# Put a resistor in series between amp and speaker

I use a PAM8403 class-D amplifier module (~ 2\$ on ebay), which is very good, and stereo.

The output volume is too loud. If I lower the amp's input volume (via software), then obvisouly the output volume is lowered, but there's a noise buzz. That's why I would like to lower the output volume rather than the input volume.

I noticed randomly that putting a 10k resistor in series between OUT+ and loudspeaker's input makes the volume lower.

It works, I am quite happy with that. But:

1) Is it a good practice? Why does it work?

2) This 10k resistor seems (by ear) to make something like -20dB volume reduction.
Is there a formula to find R for -10dB reduction?

Here is how it looks like:

simulate this circuit – Schematic created using CircuitLab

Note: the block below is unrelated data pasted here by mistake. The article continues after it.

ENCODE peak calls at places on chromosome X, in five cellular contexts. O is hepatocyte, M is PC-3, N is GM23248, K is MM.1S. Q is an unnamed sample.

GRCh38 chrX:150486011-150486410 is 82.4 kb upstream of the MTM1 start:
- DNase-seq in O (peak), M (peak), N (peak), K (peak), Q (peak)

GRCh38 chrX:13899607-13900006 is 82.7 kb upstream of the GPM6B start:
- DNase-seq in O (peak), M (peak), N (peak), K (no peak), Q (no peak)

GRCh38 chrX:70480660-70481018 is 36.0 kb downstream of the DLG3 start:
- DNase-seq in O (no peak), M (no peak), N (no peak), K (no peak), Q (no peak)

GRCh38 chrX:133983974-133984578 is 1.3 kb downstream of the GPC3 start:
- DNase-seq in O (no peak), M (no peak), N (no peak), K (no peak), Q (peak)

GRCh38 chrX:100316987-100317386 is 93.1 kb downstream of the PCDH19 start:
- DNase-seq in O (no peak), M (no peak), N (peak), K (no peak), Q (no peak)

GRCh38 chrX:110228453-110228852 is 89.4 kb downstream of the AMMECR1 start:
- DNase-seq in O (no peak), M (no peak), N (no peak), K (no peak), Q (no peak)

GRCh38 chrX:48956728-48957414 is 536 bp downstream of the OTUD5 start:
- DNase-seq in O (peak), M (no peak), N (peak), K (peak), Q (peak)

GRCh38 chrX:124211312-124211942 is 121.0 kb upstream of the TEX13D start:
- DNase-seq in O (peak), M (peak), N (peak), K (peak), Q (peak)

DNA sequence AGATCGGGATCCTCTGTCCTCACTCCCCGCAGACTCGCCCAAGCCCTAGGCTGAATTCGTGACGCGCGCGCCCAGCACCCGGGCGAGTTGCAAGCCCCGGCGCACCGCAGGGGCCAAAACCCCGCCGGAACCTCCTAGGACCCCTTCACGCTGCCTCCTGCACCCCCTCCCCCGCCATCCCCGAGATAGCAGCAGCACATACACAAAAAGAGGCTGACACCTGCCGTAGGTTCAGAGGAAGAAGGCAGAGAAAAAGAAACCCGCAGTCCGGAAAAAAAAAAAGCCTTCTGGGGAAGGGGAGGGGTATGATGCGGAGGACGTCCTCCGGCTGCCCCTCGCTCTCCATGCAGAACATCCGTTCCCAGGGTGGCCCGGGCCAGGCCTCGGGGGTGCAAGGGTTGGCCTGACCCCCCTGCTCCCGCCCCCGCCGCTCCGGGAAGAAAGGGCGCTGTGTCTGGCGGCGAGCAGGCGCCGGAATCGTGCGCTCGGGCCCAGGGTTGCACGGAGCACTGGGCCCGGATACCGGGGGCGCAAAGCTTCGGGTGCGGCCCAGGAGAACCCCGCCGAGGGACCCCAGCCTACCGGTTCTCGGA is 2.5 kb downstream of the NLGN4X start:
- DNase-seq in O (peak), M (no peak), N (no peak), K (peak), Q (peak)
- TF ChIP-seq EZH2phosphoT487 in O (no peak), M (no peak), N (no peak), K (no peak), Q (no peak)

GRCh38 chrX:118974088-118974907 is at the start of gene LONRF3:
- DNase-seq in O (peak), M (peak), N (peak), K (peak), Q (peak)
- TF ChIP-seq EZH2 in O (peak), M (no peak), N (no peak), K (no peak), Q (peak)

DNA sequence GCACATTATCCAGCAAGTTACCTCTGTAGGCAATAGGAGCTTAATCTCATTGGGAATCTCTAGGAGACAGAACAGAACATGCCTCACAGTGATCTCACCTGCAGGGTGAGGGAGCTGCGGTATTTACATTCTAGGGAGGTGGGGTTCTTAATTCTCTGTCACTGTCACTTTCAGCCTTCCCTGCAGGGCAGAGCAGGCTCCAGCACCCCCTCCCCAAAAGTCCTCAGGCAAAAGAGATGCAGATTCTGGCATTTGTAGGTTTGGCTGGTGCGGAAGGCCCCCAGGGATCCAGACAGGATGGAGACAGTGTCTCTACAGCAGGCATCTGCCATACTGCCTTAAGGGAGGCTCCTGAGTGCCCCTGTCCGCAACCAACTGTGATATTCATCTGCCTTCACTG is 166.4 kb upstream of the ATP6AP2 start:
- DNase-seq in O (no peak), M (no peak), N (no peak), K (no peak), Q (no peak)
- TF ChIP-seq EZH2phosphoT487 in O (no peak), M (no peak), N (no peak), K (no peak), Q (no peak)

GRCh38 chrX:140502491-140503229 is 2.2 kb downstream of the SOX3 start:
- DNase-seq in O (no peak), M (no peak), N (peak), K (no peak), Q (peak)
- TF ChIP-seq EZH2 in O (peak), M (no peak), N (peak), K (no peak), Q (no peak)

PS: I don't know my earphones's impedance but I can say it's standard earphones shipped with my Samsung phone.

• PS: 1k resistor instead of 10k seems correct (closer to 10dB volume reduction)
– Basj
Commented May 13, 2017 at 22:05
• PS2: it seems that there is a small distorsion, though, like very small crunch/clipping
– Basj
Commented May 13, 2017 at 22:08
• Attenuate the input with a voltage divider (2 resistors) or a volume control (pot) rather than software.
– user16324
Commented May 13, 2017 at 22:38
• Yes, but as there is a constant noise floor on the output of PAM8403 (even if IN+ = IN - = GND), I wanted to diminish the volume of output to make the noise floor diminish as well. What do you think @BrianDrummond ?
– Basj
Commented May 13, 2017 at 23:00
• You need a voltage divider (pot). The noise you're getting might be Johnson–Nyquist noise - the "sound" of a signal through the resistor, or it might be a noisy power supply, which would call for bypass caps. Commented May 13, 2017 at 23:02